Dry Tortugas National Park

I love the national parks and would love to visit them all eventually. Some are harder than others to get to and those I assume I may not get to. Dry Tortugas was one of them. It’s 70 miles off the coast of Key West and Florida has never really been on my list. Nothing against Florida but there’s just so much to do between Arizona and Florida that it’s way down on the list. A friend of ours is from Florida and convinced us to take a trip to Key West and boy am I glad we said yes! When we started planning and I realized how close we’d be to Dry Tortugas, I knew I had to make it happen.

Dry Tortugas National Park

The Dry Tortugas are a group of seven islands west of Key West. The islands were named Las Tortugas (The Turtles) in 1514 but later changed to Dry Tortugas to signify that there is no fresh water on them. The United States started building Fort Jefferson on Garden Key (one of the seven islands) in 1846 as a way to control navigation of the Gulf of Mexico and protect Mississippi River trade. During the Civil War, the fort was a prison for captured deserters and also held the four men accused of President Abraham Lincoln’s assassination. Most notably, Dr. Samuel Mudd. (We’re huge fans of the National Treasure movies so seeing Dr. Mudd’s cell in real life and learning even more about the story was exciting.) Eventually the Army left the fort and in 1908 it became a wildlife refuge. In 1992 it became a national park and is home to endangered sea turtles, birds, coral reefs, ship wrecks, and Fort Jefferson.

Garden Key

There are two ways to get to Dry Tortugas – a 2.5 hour ferry boat ride or a 30 minute seaplane ride. I guess the third option is to take your own boat but that’s only for local boat owners. Of course no option is perfect. With the ferry you get to spend four hours on the island. With the seaplane you only get two and a half hours. I really wanted to take the seaplane to see the area from the sky but our group opted for the boat. As long as the sea isn’t too rough, you can stand on the front of the ferry which was fun for a little bit but so windy as we were going 30+ MPH.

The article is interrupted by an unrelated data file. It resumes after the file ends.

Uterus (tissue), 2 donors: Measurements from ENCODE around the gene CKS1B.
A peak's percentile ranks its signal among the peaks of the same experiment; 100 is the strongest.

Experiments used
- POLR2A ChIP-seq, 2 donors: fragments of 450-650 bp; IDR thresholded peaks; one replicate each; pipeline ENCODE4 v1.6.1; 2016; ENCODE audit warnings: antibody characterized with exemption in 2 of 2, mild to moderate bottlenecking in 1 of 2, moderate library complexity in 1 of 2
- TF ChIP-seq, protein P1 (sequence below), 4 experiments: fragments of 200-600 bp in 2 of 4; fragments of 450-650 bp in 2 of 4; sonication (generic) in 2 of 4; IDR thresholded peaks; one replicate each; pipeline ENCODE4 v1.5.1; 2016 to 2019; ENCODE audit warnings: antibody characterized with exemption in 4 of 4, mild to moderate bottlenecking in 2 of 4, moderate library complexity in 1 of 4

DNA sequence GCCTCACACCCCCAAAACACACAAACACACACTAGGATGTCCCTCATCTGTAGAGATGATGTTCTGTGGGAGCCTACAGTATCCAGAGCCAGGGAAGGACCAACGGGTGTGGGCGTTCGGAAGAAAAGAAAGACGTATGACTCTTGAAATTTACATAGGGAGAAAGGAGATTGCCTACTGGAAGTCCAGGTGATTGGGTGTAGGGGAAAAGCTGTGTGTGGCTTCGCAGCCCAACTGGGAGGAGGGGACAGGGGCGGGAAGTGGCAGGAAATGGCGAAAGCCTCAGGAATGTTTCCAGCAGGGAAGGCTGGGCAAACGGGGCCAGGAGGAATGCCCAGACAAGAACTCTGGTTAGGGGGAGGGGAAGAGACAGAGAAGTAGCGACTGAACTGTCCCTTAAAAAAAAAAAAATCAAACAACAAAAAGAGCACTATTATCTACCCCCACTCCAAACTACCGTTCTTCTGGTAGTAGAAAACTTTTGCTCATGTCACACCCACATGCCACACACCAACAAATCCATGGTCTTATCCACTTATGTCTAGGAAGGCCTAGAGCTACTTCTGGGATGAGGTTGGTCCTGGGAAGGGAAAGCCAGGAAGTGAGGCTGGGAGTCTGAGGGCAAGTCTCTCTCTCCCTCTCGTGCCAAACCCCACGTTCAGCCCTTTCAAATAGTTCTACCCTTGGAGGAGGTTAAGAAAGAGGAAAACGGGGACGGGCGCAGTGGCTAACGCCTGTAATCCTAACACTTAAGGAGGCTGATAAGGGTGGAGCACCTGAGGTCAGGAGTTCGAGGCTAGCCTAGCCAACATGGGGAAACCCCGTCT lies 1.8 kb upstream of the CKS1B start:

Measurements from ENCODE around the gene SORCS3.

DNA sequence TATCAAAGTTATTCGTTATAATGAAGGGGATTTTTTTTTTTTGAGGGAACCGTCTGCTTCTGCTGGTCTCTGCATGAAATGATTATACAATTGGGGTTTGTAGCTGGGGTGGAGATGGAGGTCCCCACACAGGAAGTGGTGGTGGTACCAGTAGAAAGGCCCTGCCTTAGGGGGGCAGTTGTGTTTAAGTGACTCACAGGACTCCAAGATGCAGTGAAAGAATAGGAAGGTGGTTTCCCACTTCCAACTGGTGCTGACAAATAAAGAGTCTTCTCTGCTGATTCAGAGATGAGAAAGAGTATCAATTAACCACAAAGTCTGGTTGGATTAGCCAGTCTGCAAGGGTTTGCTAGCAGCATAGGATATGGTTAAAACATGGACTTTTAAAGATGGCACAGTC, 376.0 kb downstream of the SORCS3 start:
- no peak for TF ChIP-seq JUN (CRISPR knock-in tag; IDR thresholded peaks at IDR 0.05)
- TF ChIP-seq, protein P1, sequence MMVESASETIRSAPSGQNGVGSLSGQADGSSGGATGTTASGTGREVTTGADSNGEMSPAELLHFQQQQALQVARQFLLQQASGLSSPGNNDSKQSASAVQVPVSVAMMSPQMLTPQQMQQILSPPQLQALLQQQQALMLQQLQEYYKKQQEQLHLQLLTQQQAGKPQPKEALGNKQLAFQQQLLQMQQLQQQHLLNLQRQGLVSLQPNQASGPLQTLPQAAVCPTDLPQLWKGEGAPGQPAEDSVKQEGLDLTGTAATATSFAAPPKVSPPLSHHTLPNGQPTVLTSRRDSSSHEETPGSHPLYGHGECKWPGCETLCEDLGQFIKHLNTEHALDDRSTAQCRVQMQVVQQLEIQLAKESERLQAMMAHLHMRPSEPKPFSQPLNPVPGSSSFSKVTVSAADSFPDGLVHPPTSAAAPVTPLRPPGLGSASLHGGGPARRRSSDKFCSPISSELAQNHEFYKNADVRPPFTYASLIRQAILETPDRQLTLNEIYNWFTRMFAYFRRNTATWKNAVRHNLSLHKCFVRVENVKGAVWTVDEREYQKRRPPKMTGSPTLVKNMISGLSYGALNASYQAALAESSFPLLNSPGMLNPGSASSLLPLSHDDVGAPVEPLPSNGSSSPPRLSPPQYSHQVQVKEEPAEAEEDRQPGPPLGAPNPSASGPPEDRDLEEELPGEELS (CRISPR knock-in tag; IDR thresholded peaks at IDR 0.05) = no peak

Yankee Freedom ferry ride to Dry Tortugas National Park

Fort Jefferson is massive and was constructed with 16 million bricks. The color contrast between the red bricks and the different shades of blues in the sky and water make for absolutely stunning views everywhere you look.

Moat wall around Fort Jefferson

It’s so hard to decide how to spend your four hours because there is so much to do. Snorkeling, swimming, exploring the fort, walking on the beaches. We started with a dip in the water and a picnic lunch on the beach. Off in the distance in the picture below, you can see the lighthouse on Loggerhead Key.

Lunch views at Dry Tortugas National Park

After lunch we decided to explore the fort. There are three levels and throughout are signs explaining how the fort was constructed and operated. Every hall looked like the picture below. Some narrower than others but so perfectly constructed. Are all forts like this? This is the first I’ve been to so maybe this is normal.

Inside Fort Jefferson

In between each pillar is a window and I’m pretty sure I took a picture out of at least half of them. Jaw. Dropping. They each so perfectly frame the gorgeous sky, sea, moat wall, and beach. I could have sat there all day but only had four hours so we had to keep moving.

Looking out of Fort Jefferson to the ocean

You can walk on the top of the fort which is a little crazy as there are no rails. There are a bunch of cannons up there (I don’t know if they are original or replicas) and more signs explaining the history. The fort is so large that we didn’t have time to explore the entire thing.

Walking on top of Fort Jefferson

Inside the fort walls there used to be several buildings. In the left of the picture below you can see what remains of the barracks. The right side is the armory which is still largely in tact.

Interior of Fort Jefferson

After exploring the fort we headed back to the beach for more swimming and snorkeling before having to board the ferry back to Key West.

This was such a fun day and one of my favorite days on our trip. I cannot get over the insanely gorgeous water colors. I’m mostly a mountain girl but I can see why people love the beach and this part of the world. If you ever get a chance to visit Dry Tortugas, I highly recommend it. It’s a little pricey but worth every penny.